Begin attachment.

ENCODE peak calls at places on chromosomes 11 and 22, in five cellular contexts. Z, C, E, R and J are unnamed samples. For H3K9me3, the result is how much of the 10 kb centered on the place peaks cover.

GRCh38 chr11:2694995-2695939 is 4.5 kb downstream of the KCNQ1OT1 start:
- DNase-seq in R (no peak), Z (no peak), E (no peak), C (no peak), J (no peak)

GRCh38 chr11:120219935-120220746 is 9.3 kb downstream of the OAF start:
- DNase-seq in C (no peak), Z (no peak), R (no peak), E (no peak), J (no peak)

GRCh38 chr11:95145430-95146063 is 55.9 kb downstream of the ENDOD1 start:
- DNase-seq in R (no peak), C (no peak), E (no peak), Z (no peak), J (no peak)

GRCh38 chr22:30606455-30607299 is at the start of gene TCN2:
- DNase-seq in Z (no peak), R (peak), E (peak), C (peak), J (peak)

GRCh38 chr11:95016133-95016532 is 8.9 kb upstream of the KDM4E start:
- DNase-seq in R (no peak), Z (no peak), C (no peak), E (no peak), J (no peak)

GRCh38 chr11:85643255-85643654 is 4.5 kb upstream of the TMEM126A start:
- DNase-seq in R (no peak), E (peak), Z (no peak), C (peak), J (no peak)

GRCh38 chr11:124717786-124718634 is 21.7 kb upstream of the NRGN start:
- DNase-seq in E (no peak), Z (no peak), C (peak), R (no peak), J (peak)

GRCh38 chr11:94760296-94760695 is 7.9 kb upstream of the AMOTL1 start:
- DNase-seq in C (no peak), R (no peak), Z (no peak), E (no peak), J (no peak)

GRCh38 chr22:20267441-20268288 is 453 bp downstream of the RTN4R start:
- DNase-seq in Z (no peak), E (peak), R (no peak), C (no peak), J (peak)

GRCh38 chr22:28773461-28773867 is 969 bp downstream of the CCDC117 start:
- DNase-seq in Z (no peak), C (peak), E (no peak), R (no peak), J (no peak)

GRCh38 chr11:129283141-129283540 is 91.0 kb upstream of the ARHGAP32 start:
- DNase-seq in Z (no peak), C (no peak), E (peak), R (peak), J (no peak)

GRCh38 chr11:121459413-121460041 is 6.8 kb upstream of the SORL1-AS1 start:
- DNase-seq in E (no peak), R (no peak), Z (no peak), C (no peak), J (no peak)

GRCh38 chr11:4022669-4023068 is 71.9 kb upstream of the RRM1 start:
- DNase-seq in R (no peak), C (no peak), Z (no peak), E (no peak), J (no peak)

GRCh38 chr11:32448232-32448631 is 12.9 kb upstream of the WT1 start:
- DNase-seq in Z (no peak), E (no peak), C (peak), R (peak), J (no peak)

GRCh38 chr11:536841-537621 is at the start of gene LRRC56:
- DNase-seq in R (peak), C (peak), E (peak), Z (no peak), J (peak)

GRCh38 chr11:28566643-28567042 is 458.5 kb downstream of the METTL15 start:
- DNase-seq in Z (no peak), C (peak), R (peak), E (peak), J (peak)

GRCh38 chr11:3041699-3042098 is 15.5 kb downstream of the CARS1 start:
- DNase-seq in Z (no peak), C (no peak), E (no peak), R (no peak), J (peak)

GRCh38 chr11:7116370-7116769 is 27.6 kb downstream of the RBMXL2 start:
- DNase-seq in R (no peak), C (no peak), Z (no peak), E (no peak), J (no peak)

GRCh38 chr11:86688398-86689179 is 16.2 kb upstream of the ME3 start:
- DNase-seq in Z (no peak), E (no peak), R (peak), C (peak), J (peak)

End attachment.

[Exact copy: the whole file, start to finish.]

ENCODE peak calls at places on chromosomes 11 and 22, in five cellular contexts. Z, C, E, R and J are unnamed samples. For H3K9me3, the result is how much of the 10 kb centered on the place peaks cover.

GRCh38 chr11:2694995-2695939 is 4.5 kb downstream of the KCNQ1OT1 start:
- DNase-seq in R (no peak), Z (no peak), E (no peak), C (no peak), J (no peak)

GRCh38 chr11:120219935-120220746 is 9.3 kb downstream of the OAF start:
- DNase-seq in C (no peak), Z (no peak), R (no peak), E (no peak), J (no peak)

GRCh38 chr11:95145430-95146063 is 55.9 kb downstream of the ENDOD1 start:
- DNase-seq in R (no peak), C (no peak), E (no peak), Z (no peak), J (no peak)

GRCh38 chr22:30606455-30607299 is at the start of gene TCN2:
- DNase-seq in Z (no peak), R (peak), E (peak), C (peak), J (peak)

GRCh38 chr11:95016133-95016532 is 8.9 kb upstream of the KDM4E start:
- DNase-seq in R (no peak), Z (no peak), C (no peak), E (no peak), J (no peak)

GRCh38 chr11:85643255-85643654 is 4.5 kb upstream of the TMEM126A start:
- DNase-seq in R (no peak), E (peak), Z (no peak), C (peak), J (no peak)

GRCh38 chr11:124717786-124718634 is 21.7 kb upstream of the NRGN start:
- DNase-seq in E (no peak), Z (no peak), C (peak), R (no peak), J (peak)

GRCh38 chr11:94760296-94760695 is 7.9 kb upstream of the AMOTL1 start:
- DNase-seq in C (no peak), R (no peak), Z (no peak), E (no peak), J (no peak)

GRCh38 chr22:20267441-20268288 is 453 bp downstream of the RTN4R start:
- DNase-seq in Z (no peak), E (peak), R (no peak), C (no peak), J (peak)

GRCh38 chr22:28773461-28773867 is 969 bp downstream of the CCDC117 start:
- DNase-seq in Z (no peak), C (peak), E (no peak), R (no peak), J (no peak)

GRCh38 chr11:129283141-129283540 is 91.0 kb upstream of the ARHGAP32 start:
- DNase-seq in Z (no peak), C (no peak), E (peak), R (peak), J (no peak)

GRCh38 chr11:121459413-121460041 is 6.8 kb upstream of the SORL1-AS1 start:
- DNase-seq in E (no peak), R (no peak), Z (no peak), C (no peak), J (no peak)

GRCh38 chr11:4022669-4023068 is 71.9 kb upstream of the RRM1 start:
- DNase-seq in R (no peak), C (no peak), Z (no peak), E (no peak), J (no peak)

GRCh38 chr11:32448232-32448631 is 12.9 kb upstream of the WT1 start:
- DNase-seq in Z (no peak), E (no peak), C (peak), R (peak), J (no peak)

GRCh38 chr11:536841-537621 is at the start of gene LRRC56:
- DNase-seq in R (peak), C (peak), E (peak), Z (no peak), J (peak)

GRCh38 chr11:28566643-28567042 is 458.5 kb downstream of the METTL15 start:
- DNase-seq in Z (no peak), C (peak), R (peak), E (peak), J (peak)

GRCh38 chr11:3041699-3042098 is 15.5 kb downstream of the CARS1 start:
- DNase-seq in Z (no peak), C (no peak), E (no peak), R (no peak), J (peak)

GRCh38 chr11:7116370-7116769 is 27.6 kb downstream of the RBMXL2 start:
- DNase-seq in R (no peak), C (no peak), Z (no peak), E (no peak), J (no peak)

GRCh38 chr11:86688398-86689179 is 16.2 kb upstream of the ME3 start:
- DNase-seq in Z (no peak), E (no peak), R (peak), C (peak), J (peak)